Chocolate Cake with Raspberry Buttercream
I woke up a few mornings ago and walked down to the little playground down the street from my house with every intention of sitting in the sun for a few minutes with my over-microwaved mug of coffee and the Times travel section- because now I can actually read for pleasure again whaaat? But the moment I sat down, the sky got dark and still. I knew the rain was coming and I should pack up, but I just stayed put, breathing in that summer pre-storm smell. Memorizing the grayish blue tint of everything around me.
I’m happy. For the first time in long time, I catch myself smiling about nothing. This sounds silly, I know. Many people probably have no trouble finding things to smile about on a regular basis. But I’ve been like this for a while. I don’t dwell on the good stuff as much as I gulp it down in the moment. And then I’m left with nothing but emptiness until the next good thing reveals itself. I was a fairly serious little kid, always wanting to be a grownup so I could have important things to think about. At family gatherings the real adults would laugh at me as I sat in the corner reading or looking around while the other kids screamed and ran around in the dirt. I wanted to be grown so badly; surely then no one would think my solemnity was so funny. But since I’ve actually “become” one, (air quotes because let’s be real I don’t pay for my health insurance I’m not an adult yet am I?) I’m beginning to understand why they were so serious, and why they found my behavior so funny. Being older is hard. There aren’t a lot of things to smile about. If I’ve discovered that anything is constant over the last few years, it’s that life is bursts of joy and misery. Peaks and valleys and all that. In the past I’ve rarely savored the good moments, and sometimes find myself wallowing in the not-so-good. And then I get stuck in waiting for something better. I was always waiting. And all that waiting only made me more serious. But I don’t need to live that way anymore. I never needed to, really. But there were circumstances outside of my control encouraging that life. The constant waiting. The looking down instead of up. There’s enough horror in this world without dwelling on the mean reds of my own making.
It is easier, of course, to find dignity in one’s solitude. Loneliness is solitude with a problem. Can blue solve that problem, or can it at least keep me company within in? –No, not exactly. It cannot love me that way; it has no arms. But sometimes I do feel its presence to be a sort of wink– ‘Here you are again,’ it says, ‘and so am I.’ -Maggie Nelson, Bluets
I’ve treated a few posts here in the past as little shoutouts to the good and allusions to the bad going on in my life. This is a good one. I haven’t wanted to sit and smile in a while. Some of those smiles are being shared nationwide and some are just for me. Some are for things not quite fit to talk about here and some are for raspberry buttercream, which you’ll learn about very soon.
But there are things to smile about.
Cake (from the Magnolia Bakery)
2 cups plus 2 tablespoons granulated sugar
1 3/4 cups all-purpose flour
3/4 cup plus 2 tablespoons unsweetened cocoa powder
1 1/2 teaspoons baking powder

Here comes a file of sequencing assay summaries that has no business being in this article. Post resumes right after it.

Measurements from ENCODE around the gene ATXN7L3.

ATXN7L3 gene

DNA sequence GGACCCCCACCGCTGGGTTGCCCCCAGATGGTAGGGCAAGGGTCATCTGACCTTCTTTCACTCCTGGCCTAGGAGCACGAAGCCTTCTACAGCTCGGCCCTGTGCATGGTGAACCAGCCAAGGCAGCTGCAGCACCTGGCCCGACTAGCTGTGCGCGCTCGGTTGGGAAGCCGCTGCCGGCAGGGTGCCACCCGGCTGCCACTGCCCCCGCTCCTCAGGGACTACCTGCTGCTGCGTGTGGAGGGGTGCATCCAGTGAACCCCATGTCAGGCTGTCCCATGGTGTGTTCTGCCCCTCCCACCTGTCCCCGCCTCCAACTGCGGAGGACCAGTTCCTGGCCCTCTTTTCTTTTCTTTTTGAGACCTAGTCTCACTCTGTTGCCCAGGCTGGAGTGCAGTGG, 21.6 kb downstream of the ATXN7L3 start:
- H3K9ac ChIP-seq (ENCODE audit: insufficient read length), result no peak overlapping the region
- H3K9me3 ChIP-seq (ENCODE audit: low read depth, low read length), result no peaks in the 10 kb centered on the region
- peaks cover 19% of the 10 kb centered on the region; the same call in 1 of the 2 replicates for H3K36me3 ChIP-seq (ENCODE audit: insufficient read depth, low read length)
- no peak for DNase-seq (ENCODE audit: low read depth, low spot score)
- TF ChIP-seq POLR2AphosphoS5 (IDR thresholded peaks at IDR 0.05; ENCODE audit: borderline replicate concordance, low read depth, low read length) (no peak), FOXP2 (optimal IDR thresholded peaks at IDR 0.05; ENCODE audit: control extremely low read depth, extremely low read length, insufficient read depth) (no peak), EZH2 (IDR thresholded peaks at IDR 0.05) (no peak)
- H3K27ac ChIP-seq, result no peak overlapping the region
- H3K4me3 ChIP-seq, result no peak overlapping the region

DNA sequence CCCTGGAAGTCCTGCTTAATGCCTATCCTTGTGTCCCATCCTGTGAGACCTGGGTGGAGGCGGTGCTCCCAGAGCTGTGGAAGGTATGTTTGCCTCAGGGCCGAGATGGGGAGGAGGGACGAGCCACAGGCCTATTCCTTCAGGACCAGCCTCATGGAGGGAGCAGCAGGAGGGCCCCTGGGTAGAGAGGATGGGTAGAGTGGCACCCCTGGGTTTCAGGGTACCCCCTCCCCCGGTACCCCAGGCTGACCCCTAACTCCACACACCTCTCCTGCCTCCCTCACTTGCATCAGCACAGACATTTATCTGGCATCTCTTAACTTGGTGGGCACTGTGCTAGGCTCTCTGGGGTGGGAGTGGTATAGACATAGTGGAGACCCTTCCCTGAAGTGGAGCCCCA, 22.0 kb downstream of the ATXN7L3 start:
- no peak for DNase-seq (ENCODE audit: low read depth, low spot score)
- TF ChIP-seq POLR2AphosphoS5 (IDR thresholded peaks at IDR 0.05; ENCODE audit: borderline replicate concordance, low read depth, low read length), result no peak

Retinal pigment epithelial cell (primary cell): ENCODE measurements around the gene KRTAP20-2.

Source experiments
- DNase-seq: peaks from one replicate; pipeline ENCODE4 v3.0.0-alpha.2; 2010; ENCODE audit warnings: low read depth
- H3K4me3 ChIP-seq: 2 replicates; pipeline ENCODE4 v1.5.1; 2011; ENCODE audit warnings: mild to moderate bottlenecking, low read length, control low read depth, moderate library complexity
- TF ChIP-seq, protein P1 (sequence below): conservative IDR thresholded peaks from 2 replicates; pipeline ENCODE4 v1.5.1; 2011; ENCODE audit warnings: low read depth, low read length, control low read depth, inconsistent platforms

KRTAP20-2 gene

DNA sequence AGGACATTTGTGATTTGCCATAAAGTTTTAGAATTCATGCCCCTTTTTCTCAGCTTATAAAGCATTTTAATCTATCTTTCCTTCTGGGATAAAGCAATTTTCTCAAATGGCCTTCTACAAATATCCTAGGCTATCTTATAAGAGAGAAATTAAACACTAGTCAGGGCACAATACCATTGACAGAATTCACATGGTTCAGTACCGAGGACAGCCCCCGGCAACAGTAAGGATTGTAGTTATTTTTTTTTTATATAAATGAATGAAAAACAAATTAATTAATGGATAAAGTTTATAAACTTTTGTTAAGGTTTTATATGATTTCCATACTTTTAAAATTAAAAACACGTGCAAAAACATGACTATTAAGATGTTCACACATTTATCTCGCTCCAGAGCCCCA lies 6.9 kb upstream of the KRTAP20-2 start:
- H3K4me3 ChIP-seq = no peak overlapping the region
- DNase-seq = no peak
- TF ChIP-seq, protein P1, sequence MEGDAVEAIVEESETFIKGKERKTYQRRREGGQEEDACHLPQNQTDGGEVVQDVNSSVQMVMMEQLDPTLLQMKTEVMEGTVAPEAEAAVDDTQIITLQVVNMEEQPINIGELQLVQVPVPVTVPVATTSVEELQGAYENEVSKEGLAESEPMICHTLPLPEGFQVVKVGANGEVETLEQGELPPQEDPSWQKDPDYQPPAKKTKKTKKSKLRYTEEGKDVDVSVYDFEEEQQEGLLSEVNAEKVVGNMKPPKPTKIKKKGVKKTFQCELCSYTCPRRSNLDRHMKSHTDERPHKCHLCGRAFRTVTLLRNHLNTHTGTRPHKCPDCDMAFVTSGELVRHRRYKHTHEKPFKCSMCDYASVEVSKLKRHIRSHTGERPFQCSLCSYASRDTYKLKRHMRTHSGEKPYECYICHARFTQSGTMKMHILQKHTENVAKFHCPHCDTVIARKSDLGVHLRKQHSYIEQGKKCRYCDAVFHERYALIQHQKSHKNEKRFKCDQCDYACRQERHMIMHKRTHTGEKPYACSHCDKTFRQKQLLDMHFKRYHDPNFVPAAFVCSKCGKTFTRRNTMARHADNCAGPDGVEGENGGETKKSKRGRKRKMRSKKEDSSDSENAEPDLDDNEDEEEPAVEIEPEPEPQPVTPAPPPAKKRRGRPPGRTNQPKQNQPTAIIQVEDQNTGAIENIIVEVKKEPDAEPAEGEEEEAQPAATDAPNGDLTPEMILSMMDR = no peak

1 1/2 teaspoons baking soda
1 1/2 teaspoons salt
2 large eggs
1 cup milk
1/2 cup vegetable oil
1 tablespoon vanilla
3/4 cup plus 2 tablespoons boiling water
Preheat convection oven to 375 degrees F. Butter two 8 or 9-inch cake pans. Place a circle of parchment paper on the bottom of each pan, butter the paper, then dust with flour. Whisk together sugar, flour, cocoa powder, baking powder, baking soda and salt in a large bowl. Whisk together eggs, milk, oil and vanilla in a separate bowl. Add egg mixture into the sugar-flour mixture and whisk until combined. Whisk in boiling water just until combined (the batter will be watery.) 3. Pour batter into prepared pans and bake 25 to 30 minutes. Cool in the pans for 10 minutes, then transfer to a wire rack to cool completely.
Raspberry Frosting (adapted from My Name is Yeh)
2 sticks unsalted butter, softened
4 cups powdered sugar
1 tablespoon vanilla extract
1/2 teaspoon kosher salt
1/2 cup seedless raspberry jam + extra for cake assembly
Whip the first four ingredients together until light and fluffy with an electric mixer, then add the jam.
seedless raspberry jam
Cool cake layers completely (I like to refrigerate mine wrapped in plastic for at least a few hours if not overnight. This prevents the cake from getting really crumbly when you’re frosting it.) If you want to be a real professional, level off the cake domes using a serrated knife. Line a cake plate with three thin pieces of parchment or waxed paper to catch any frosting drips. Place the bottom cake layer on the plate. Dollop a good amount of frosting on top of the bottom layer and spread it out, then add a thick layer of raspberry jam. Place the second layer of cake on top and press it down gently. Form your crumb coat by spreading a very thin layer of frosting all around the sides and top of the cake with an offset spatula- thin enough so you can still see the cake underneath. Put it back in the fridge for another hour, then frost up the rest of this bad boy however your heart desires. Add sprinkles because sprinkles make everything better. If you want to be impressed and/or up your layer cake game, check this tutorial or this one. Feed this to all your friends because in my opinion pie is better but shhhhh.
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